Brigham noted that Stefanik has recently won approval for measures to protect the St. Lawrence River and Great Lakes from oil spills, secured annual funding for acid rain monitoring and mitigation and co-sponsored the Growing Climate Solutions Act to make it easier for farmers and private landowners to participate in carbon markets.
Stefanik cast what the league described as the “pro-environment vote” on two bills—one to fund a program to assist Native American tribes in managing bison on tribal lands, the other to certify Arizona’s slate of presidential electors.
Her “no” votes included the Investing in a New Vision for the Environment and Surface Transportation in America Act, which became incorporated into the Infrastructure Investment and Jobs Act approved by the Senate and signed into law on Nov. 15, and the Build Back Better Act.
The infrastructure bill contained funding for upgrading roads, bridges and railroad lines, as well as water and wastewater treatment facilities; the construction of wildlife crossings on public highways; fighting invasive species; protecting pollinators; expanding hydropower and broadband availability. The Build Back Better Act, which is still the subject of negotiations, included provisions to reduce greenhouse gas emissions and other forms of air and water pollution as well as funding for clean energy technology, improved energy efficiency and “climate-smart” agriculture.
Stefanik voted against the Build Back Better Act because—although it contained provisions that would directly address some concerns that impact her district—it “includes a radical, Far-Left agenda beyond climate provisions,” Brigham said.
Stefanik has previously said she plans to introduce stand-alone legislation to address some of the environmental measures included in Build Back Better.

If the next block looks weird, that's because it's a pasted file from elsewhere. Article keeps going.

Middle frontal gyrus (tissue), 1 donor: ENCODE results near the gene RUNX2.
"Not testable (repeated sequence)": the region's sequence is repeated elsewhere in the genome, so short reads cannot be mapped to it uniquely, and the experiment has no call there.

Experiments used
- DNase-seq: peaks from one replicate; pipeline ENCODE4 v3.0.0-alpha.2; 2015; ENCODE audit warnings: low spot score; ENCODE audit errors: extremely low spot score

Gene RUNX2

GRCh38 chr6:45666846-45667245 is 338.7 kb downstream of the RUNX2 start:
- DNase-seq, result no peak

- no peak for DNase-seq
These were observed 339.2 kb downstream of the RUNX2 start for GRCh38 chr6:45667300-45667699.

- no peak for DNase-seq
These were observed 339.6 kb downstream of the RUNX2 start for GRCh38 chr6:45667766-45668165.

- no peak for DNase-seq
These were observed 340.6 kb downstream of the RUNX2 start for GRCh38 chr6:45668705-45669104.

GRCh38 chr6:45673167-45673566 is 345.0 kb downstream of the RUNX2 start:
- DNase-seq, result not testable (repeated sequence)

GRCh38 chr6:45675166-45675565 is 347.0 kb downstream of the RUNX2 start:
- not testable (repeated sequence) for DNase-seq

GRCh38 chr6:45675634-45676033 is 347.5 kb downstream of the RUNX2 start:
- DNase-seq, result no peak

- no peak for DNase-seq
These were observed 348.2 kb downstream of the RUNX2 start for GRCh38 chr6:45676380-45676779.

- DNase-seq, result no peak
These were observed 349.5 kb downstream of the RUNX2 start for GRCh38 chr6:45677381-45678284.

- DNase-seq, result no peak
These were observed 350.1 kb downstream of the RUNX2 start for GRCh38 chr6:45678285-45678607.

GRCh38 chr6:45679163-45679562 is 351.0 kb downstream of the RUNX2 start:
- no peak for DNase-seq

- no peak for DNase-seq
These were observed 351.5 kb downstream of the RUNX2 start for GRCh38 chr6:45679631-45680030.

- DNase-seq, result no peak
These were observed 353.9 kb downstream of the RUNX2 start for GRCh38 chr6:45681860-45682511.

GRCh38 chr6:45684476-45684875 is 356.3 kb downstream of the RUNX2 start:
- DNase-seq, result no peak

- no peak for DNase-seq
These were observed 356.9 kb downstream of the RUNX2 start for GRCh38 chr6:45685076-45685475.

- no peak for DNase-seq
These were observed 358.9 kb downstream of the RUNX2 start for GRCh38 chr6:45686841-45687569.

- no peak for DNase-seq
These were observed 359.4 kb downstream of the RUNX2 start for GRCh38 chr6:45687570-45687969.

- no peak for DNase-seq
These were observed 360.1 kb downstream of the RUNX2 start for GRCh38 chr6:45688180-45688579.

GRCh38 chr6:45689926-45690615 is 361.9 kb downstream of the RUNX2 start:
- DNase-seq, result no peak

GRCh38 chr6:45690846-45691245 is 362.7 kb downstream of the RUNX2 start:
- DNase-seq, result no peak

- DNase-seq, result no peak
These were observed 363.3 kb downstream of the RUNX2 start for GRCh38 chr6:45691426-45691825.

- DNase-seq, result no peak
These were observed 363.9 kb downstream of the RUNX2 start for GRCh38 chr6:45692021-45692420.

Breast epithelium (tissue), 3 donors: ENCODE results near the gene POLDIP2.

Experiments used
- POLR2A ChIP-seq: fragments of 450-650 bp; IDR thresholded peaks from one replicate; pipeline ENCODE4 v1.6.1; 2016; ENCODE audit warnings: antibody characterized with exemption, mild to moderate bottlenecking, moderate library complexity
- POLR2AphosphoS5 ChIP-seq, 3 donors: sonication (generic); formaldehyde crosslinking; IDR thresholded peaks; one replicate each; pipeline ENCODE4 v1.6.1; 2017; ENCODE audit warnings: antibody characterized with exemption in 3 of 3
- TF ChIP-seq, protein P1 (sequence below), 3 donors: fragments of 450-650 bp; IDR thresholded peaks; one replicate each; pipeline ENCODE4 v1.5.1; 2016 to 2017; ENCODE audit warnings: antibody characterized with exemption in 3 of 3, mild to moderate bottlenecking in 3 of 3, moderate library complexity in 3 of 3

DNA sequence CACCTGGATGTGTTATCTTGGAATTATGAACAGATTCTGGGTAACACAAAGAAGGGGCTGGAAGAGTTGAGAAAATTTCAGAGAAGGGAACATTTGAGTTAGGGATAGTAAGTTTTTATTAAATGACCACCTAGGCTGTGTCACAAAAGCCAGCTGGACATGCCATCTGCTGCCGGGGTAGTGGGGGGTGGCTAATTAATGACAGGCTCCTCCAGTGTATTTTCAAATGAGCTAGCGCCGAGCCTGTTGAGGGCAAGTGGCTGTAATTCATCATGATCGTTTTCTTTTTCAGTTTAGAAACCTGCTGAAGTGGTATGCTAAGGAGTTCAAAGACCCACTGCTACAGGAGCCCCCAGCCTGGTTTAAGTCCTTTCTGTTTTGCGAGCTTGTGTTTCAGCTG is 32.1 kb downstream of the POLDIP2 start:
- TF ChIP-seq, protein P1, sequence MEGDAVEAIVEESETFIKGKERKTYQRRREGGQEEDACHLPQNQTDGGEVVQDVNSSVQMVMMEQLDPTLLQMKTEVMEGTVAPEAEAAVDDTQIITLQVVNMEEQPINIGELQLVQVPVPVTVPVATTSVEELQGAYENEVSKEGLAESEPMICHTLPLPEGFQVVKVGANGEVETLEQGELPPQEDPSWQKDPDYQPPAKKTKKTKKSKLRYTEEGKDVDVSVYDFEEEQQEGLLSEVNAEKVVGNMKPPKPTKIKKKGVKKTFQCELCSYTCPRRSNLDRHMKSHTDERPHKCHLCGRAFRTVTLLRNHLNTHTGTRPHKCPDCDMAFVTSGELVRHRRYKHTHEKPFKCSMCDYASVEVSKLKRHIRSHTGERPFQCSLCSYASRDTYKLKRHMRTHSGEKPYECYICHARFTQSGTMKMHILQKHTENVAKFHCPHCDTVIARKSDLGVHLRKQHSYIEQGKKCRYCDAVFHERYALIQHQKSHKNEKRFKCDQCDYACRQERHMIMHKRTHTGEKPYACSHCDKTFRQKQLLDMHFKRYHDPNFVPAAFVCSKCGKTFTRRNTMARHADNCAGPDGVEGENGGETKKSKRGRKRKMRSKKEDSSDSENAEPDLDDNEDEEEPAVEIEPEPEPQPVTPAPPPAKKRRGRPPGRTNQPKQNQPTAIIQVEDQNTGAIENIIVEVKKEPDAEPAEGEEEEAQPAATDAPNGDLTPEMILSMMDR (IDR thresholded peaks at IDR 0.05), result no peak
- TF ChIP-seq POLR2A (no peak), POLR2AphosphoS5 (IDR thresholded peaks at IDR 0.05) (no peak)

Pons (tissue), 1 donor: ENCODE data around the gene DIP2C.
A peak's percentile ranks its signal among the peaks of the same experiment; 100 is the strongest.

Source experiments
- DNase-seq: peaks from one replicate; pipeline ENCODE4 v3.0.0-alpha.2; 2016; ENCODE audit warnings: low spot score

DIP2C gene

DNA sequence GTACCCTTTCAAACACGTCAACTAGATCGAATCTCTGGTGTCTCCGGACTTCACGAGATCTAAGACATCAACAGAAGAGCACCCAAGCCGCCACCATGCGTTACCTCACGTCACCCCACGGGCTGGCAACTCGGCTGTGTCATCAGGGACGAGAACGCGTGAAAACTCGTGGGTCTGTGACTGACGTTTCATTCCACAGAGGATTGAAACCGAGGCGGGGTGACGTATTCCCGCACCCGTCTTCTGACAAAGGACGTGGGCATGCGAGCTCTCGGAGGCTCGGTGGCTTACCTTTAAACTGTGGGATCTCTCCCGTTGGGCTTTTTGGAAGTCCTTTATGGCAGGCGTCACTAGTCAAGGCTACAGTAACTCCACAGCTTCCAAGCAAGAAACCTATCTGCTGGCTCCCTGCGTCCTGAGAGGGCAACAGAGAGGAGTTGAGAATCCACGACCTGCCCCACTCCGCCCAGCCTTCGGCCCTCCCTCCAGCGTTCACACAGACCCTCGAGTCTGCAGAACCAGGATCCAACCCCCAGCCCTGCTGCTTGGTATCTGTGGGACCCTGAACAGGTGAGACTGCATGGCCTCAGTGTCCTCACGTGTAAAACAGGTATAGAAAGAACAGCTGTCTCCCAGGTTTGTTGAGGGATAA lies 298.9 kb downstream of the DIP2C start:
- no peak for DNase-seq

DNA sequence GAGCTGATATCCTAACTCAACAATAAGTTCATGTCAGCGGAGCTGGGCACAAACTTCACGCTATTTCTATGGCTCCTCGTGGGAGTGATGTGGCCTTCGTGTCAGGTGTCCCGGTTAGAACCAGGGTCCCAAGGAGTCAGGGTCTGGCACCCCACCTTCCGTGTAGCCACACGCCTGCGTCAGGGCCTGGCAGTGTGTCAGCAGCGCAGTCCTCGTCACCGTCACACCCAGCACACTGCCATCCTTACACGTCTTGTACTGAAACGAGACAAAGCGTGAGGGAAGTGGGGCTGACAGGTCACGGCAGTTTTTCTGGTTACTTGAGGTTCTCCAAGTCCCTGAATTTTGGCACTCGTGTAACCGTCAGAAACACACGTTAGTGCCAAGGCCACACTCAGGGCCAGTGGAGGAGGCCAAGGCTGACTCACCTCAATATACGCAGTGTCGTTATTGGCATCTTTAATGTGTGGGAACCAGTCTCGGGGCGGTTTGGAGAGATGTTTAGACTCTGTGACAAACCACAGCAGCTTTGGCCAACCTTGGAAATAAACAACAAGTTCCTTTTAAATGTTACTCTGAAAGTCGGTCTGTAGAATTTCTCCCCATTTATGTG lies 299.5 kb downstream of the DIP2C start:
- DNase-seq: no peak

Stefanik also voted against bills to rein in methane emissions and to address PFAS (per- and polyfluoroalkyl substances) contamination as has been found in the water supply of Hoosick Falls.
The two candidates who are seeking the Democratic line to challenge Stefanik in November both said the league scorecard shows that the four-term congresswoman places politics over her constituents.
Matt Castelli, a Democratic challenger, said the “terrible environmental score is just another example of her record of putting herself and loyalty to her party ahead of the needs of our region.”
“Our local farms rely on clean water, healthy soil, and a predictable growing season and the Adirondack Park is a precious resource that drives our local economy, offers us recreation, and provides clean air and water for the entire state,” he said in an email. “Where we should be welcoming investments in our district and inviting in renewable energy projects, Stefanik rejects them.”
Editor’s note: This article first appears in the July/August 2022 issue of Adirondack Explorer magazine. It has been shortened for the web. We have also fixed an error about the Democratic primary race that was in the online version only.